Oi boofhead, how does tipping work?
My only american companion.
As an Australian I find it a ridiculous notion to tip a waitress, maitre d’, doorman or hotel maid oh and not to forget a skycap. In fact, i’m not even quite clear on a skycap’s role in this world. Come to think of it, I am sure the only person I’ve ever tipped before is my coffee barista, but that was due to my change being about 20 cents, which was easier to put it in the glass jar on the counter than to pull my wallet out of my handbag, unzip the coins compartment and place the change quietly so it doesn’t make that scratching noise against the other coins.
Oh I’m having a flashback, I once tipped my poor polish immigrant cable guy in Dublin 50 Euro to work overtime to connect my internet on a Saturday afternoon… but perhaps that errs on the embarrassing side of bribery, so we will not speak of it again.
Recognizing my attitude towards tipping made me realize that my visit to the USA might be tarnished by my hotel bed being changed with the room next doors dirty sheets and that if I visit a restaurant twice I should prepare to eat a boogie or two. A Fawlty Towers experience to have, want I do not! Says Yoda.
Some of you who know me well, know that I am in fact a charitable person and will donate to charities from time to time and would give my loved ones the clothes off my back if they were in need. I don’t withhold my spare change for reasons of greed or the well known disease of deep pockets and short arms and certainly do not withhold spare change from my waitress to express my disappointment at the quality of service. After all, in good Aussie nature, we will just never go back to that establishment again and probably write a poor review on-line and tell all of our friends of our bad experience.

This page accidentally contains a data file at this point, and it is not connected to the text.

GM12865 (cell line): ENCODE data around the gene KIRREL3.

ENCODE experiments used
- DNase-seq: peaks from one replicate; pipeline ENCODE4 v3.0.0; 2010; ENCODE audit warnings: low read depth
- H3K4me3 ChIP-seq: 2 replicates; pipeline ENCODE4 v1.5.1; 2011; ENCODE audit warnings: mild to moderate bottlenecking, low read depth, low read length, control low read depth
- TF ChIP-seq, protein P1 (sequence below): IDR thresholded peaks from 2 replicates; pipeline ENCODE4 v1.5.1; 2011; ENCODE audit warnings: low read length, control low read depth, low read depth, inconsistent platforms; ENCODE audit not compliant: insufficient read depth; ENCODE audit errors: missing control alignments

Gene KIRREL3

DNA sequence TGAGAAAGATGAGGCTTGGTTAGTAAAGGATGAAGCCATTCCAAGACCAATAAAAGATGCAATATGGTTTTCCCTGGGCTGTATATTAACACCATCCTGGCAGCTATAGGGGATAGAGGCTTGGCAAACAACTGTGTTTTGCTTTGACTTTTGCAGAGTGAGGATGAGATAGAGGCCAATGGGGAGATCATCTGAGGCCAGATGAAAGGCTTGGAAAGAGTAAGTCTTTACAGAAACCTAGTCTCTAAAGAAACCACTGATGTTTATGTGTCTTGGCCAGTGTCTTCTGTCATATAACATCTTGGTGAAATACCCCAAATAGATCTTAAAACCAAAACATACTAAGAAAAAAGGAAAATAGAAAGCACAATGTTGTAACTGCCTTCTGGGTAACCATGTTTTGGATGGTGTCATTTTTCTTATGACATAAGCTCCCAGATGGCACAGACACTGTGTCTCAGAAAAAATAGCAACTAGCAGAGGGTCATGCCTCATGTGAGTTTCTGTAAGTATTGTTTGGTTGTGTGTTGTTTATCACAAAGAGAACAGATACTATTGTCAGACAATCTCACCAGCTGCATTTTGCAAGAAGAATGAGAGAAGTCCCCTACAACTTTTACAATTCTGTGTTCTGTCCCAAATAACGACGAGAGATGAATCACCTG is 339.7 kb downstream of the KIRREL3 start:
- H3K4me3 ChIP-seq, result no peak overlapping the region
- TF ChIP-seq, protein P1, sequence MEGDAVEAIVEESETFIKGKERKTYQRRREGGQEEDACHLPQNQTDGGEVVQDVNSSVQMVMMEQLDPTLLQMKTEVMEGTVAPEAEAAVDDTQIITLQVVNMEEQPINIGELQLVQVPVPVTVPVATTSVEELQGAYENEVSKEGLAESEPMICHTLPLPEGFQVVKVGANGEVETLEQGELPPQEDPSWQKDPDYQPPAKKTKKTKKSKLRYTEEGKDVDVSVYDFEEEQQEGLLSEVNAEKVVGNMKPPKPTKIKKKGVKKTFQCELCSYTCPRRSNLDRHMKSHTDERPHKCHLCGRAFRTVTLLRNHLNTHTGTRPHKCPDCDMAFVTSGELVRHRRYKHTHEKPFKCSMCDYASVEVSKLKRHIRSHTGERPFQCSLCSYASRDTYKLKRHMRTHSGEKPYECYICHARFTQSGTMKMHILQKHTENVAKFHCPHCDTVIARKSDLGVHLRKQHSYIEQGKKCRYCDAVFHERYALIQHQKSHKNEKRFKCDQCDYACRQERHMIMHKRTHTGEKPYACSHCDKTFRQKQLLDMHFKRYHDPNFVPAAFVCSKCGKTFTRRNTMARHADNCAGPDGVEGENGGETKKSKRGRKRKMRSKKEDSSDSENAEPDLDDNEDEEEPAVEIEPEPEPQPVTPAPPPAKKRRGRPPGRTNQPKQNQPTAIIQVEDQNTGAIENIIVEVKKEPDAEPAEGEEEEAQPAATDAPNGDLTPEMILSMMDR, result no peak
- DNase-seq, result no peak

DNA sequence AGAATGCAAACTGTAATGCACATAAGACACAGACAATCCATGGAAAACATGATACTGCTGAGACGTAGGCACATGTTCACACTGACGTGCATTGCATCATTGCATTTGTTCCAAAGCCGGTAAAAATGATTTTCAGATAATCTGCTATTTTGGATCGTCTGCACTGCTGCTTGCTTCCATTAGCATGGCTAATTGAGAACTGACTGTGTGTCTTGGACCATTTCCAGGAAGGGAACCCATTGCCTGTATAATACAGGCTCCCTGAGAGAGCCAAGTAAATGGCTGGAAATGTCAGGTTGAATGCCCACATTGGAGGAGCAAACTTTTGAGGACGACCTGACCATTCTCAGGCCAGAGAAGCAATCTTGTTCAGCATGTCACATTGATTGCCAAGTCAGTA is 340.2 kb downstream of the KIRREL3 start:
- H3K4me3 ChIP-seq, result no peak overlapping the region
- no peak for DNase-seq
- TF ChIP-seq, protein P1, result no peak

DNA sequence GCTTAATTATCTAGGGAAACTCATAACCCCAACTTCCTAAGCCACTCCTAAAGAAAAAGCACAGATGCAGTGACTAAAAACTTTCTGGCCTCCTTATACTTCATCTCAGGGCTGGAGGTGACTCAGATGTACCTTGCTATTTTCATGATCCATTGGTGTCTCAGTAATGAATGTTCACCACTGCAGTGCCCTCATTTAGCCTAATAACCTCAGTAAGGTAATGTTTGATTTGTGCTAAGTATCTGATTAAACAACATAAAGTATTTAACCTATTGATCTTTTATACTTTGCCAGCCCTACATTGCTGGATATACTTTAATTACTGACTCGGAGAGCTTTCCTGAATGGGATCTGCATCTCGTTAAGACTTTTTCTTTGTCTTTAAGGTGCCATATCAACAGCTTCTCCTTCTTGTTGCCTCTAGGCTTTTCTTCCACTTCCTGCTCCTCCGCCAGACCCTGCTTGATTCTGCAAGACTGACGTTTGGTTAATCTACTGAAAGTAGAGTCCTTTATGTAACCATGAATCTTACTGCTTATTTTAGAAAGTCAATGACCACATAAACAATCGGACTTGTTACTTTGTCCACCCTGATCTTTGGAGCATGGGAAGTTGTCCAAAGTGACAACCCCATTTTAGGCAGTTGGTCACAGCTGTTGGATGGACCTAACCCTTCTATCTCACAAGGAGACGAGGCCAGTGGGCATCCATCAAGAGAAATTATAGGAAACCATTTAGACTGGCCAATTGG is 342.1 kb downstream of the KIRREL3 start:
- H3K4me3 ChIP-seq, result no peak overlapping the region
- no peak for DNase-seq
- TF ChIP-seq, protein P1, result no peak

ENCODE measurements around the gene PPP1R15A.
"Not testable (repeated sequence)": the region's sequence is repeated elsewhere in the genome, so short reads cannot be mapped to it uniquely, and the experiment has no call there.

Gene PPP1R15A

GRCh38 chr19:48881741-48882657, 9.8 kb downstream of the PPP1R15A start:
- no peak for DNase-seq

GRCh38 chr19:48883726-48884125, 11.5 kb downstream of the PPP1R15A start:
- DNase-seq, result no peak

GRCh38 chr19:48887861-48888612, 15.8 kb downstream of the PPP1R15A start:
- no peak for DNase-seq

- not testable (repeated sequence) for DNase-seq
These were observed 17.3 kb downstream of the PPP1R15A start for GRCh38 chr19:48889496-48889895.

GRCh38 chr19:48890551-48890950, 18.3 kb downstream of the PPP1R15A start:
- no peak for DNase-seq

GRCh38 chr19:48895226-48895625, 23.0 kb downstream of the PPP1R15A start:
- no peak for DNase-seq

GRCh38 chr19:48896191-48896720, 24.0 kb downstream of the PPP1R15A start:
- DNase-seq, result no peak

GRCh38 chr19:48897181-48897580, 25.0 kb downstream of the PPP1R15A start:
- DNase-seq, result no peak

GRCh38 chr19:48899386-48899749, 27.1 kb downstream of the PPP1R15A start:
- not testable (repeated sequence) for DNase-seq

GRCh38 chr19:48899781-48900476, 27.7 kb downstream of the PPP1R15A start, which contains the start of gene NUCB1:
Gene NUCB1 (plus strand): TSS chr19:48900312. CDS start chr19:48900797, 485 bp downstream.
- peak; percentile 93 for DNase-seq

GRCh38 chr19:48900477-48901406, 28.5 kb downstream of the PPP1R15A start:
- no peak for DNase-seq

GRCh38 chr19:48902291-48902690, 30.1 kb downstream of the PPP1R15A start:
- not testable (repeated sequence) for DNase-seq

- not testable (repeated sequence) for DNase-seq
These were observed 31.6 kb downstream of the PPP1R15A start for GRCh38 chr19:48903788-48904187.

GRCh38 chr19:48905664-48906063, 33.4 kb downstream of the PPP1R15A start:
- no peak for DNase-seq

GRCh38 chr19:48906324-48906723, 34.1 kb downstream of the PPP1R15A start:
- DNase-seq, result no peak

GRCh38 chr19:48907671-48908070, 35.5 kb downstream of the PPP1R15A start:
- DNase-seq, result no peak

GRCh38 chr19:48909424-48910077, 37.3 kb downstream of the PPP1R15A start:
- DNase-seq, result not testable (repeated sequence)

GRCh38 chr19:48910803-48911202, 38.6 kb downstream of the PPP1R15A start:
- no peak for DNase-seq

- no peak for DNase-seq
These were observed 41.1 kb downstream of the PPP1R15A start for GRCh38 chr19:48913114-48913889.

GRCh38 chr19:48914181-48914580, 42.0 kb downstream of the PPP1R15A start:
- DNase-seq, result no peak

So, why don’t I tip? Well, I wasn’t raised in an environment where this was expected. I was not taught to tip. Some establishments in Australia are increasingly expecting tips or providing a space on a receipt for tips, however, I feel that this is no more than a means to take advantage of American travelers. Let’s be clear, it’s not to say that I think the American system is wrong, I just don’t understand it and need to be educated.
So, Paul… in all your wisdom, you have from now until 22nd Sep to teach me everything you know so I can ensure I do not inflict a mullet on any innocent children. I’d also like to return home with my bags on the same plane, for I fear If I fail to tip the skycap as is customary then my bags may end up in New Delhi, or worse, an eccentric skycap will be walking around his apartment enjoying the feel of my soft hosiery on his hairy man legs. *shudder*
This goes out to anyone else too, for those of you who may have been to the states before, please share you advice and experience with me. When, how and how much should I tip for Excellent, Good, Ok and Poor service?
Edit: This is how you tip, right??